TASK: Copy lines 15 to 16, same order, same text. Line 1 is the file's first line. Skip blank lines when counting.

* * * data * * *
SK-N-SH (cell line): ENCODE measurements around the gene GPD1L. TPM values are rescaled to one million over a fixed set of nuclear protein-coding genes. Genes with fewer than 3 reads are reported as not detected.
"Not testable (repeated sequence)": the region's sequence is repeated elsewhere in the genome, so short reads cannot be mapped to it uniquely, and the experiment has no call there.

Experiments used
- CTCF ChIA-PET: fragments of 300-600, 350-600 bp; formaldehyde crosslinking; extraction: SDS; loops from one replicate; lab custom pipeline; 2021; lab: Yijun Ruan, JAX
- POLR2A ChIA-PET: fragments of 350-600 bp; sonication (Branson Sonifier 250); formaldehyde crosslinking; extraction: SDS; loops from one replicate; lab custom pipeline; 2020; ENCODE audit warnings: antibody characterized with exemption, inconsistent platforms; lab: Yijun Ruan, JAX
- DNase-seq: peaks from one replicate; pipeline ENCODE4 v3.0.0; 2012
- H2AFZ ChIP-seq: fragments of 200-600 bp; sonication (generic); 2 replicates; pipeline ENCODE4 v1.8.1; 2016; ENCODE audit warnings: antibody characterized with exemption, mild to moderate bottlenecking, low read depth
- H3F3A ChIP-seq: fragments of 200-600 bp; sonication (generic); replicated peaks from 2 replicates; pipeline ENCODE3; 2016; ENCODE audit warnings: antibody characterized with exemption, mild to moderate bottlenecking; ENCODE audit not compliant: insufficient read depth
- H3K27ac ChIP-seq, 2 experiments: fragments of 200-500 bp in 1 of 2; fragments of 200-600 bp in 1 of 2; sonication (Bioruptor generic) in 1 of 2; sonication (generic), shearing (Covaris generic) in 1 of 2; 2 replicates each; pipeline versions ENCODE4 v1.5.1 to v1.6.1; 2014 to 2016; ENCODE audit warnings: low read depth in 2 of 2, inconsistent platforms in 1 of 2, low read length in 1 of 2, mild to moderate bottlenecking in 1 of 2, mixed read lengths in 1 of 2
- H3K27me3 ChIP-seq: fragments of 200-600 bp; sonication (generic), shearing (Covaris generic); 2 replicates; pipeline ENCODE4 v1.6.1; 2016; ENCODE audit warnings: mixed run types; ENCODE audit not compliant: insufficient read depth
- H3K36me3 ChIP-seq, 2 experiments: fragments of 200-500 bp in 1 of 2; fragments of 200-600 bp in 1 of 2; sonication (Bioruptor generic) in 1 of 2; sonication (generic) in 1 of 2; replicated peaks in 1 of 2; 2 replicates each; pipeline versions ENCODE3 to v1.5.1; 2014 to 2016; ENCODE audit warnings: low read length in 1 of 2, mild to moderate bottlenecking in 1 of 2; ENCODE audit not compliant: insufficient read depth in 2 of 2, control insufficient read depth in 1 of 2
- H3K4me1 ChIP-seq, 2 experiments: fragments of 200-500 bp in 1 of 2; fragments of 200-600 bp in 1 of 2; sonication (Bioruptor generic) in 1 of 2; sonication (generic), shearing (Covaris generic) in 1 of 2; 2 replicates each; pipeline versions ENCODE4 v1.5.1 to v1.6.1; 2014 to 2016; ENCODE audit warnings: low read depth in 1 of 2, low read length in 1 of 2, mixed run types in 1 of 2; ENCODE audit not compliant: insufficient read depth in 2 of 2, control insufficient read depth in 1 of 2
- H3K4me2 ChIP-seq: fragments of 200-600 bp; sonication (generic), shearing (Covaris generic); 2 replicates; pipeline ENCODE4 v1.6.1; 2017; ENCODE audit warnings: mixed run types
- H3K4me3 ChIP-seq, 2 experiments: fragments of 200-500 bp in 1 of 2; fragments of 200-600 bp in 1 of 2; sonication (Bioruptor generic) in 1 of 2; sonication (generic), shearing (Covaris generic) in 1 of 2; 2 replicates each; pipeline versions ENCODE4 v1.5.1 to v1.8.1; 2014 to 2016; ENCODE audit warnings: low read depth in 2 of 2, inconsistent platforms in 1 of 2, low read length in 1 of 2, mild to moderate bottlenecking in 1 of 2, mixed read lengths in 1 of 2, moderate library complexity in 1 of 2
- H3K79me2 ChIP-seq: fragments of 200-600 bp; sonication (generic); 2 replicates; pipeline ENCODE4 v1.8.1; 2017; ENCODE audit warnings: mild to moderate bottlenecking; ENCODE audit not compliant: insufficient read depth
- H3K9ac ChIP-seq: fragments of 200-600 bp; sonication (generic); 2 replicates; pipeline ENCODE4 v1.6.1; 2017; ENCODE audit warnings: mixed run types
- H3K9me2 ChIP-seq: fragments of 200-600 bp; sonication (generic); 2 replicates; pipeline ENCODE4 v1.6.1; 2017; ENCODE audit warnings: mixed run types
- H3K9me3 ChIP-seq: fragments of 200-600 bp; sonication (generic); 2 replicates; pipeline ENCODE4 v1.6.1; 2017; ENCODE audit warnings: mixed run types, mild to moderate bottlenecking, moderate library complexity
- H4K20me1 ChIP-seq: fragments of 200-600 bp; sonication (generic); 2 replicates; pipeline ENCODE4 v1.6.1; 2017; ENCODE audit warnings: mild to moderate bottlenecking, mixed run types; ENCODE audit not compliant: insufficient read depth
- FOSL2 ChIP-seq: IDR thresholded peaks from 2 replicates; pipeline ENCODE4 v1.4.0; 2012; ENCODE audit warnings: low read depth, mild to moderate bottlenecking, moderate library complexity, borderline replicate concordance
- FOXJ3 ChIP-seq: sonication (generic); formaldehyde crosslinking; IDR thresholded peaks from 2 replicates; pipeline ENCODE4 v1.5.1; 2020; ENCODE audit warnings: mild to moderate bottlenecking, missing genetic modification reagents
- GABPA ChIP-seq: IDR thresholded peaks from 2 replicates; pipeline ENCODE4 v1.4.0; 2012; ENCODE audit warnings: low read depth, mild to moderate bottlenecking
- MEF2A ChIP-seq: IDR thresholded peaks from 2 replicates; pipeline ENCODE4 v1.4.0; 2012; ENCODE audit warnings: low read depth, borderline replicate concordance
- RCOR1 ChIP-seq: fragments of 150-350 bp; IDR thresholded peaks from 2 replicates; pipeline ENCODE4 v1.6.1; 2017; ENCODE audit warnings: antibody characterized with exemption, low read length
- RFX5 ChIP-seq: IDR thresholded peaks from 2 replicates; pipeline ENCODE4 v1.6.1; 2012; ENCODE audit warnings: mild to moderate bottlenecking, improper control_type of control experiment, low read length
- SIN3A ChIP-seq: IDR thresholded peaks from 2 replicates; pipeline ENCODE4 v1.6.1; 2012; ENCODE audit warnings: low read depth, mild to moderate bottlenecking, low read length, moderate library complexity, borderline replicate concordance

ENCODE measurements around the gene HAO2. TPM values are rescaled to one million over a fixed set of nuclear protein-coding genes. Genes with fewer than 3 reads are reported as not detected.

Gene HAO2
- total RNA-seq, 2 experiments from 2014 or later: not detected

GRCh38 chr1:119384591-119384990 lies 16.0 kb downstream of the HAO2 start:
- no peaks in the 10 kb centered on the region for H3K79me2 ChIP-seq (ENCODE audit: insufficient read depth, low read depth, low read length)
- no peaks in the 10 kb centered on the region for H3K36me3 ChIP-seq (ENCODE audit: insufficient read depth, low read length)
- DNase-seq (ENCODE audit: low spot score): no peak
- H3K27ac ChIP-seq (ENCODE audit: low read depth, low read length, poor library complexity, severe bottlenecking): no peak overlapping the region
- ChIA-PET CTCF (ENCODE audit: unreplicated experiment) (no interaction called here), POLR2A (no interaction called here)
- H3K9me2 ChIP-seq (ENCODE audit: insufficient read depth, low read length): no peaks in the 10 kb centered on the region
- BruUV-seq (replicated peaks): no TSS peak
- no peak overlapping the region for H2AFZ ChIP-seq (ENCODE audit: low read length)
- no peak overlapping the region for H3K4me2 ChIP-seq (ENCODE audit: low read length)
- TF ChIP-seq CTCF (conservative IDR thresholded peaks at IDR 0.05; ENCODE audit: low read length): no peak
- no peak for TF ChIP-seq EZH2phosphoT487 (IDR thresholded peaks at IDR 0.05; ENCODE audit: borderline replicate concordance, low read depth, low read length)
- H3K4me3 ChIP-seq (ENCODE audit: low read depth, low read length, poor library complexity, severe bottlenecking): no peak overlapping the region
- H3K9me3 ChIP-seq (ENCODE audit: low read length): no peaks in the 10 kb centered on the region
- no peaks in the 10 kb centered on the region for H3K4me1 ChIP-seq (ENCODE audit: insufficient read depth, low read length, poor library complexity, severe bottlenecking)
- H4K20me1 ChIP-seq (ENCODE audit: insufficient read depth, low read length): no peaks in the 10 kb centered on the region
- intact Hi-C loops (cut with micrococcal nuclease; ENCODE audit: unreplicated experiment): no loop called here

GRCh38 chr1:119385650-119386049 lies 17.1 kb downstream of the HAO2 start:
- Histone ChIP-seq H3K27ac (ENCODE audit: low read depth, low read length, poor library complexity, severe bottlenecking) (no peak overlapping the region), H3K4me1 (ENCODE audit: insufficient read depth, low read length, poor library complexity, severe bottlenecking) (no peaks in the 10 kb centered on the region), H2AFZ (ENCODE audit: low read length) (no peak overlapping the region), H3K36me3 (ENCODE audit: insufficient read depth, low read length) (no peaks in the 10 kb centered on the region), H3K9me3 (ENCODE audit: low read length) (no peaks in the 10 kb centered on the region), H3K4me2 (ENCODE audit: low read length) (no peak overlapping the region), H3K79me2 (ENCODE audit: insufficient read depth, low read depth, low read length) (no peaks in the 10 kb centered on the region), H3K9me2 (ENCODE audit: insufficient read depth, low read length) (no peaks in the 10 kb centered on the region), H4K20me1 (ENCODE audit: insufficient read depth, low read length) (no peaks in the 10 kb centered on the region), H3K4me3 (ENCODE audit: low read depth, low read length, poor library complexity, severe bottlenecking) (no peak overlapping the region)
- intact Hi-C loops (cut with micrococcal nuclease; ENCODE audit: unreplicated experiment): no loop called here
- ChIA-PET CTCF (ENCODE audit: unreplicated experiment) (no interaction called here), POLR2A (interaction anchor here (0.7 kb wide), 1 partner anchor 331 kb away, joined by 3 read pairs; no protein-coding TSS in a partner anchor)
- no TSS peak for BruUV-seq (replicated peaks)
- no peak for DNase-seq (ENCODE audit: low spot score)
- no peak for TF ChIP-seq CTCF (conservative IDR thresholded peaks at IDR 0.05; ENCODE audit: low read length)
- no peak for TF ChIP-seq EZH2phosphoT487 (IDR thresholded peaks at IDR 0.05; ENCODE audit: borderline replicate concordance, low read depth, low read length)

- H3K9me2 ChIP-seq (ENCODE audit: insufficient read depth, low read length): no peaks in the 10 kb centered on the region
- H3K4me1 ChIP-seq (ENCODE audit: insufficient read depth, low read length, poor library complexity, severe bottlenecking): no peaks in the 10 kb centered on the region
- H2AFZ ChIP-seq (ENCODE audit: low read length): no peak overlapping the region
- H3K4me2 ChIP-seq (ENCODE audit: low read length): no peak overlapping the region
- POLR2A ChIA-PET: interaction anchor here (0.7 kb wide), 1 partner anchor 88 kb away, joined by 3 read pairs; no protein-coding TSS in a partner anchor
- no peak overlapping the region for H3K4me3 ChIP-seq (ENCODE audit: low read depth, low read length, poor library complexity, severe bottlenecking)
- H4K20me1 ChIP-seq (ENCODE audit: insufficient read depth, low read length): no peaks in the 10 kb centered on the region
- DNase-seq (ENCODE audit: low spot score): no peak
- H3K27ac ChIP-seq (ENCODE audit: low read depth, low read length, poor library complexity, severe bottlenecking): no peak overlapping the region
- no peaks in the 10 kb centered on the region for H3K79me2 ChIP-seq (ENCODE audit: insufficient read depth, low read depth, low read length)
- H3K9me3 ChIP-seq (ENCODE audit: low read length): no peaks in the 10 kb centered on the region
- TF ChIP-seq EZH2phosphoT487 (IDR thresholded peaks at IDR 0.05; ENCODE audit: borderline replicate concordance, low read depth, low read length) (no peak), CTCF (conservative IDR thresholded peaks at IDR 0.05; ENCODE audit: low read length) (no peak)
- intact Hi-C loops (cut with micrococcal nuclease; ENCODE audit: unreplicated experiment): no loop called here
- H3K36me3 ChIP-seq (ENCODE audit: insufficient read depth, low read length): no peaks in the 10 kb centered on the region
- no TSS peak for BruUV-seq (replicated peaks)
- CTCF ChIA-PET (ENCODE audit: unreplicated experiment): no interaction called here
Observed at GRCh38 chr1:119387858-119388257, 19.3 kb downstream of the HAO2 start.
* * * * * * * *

- H3K79me2 ChIP-seq: fragments of 200-600 bp; sonication (generic); 2 replicates; pipeline ENCODE4 v1.8.1; 2017; ENCODE audit warnings: mild to moderate bottlenecking; ENCODE audit not compliant: insufficient read depth
- H3K9ac ChIP-seq: fragments of 200-600 bp; sonication (generic); 2 replicates; pipeline ENCODE4 v1.6.1; 2017; ENCODE audit warnings: mixed run types